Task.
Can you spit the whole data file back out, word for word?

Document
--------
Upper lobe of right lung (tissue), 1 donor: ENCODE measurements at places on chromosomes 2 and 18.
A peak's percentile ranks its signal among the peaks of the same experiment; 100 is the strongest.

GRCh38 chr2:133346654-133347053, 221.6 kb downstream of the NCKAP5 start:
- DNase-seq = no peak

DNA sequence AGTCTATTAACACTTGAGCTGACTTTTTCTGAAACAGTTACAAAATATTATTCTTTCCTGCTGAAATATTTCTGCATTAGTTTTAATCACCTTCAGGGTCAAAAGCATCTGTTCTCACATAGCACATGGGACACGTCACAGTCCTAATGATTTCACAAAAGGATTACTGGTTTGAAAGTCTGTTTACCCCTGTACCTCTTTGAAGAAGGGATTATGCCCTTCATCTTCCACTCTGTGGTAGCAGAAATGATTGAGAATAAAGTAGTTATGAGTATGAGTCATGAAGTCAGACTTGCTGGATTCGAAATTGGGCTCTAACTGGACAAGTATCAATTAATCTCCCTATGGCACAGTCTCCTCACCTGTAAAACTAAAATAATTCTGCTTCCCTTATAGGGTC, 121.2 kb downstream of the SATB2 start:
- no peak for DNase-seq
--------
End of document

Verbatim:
Upper lobe of right lung (tissue), 1 donor: ENCODE measurements at places on chromosomes 2 and 18.
A peak's percentile ranks its signal among the peaks of the same experiment; 100 is the strongest.

GRCh38 chr2:133346654-133347053, 221.6 kb downstream of the NCKAP5 start:
- DNase-seq = no peak

DNA sequence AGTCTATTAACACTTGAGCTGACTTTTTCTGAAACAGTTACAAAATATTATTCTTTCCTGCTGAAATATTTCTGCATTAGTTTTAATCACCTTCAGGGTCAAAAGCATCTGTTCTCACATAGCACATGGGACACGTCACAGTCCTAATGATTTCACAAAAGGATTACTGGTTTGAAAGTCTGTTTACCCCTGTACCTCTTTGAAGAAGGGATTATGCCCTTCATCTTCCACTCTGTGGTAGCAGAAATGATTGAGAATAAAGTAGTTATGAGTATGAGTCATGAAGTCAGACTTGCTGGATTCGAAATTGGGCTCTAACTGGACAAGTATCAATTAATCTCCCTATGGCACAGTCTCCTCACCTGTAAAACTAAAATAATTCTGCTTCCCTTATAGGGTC, 121.2 kb downstream of the SATB2 start:
- no peak for DNase-seq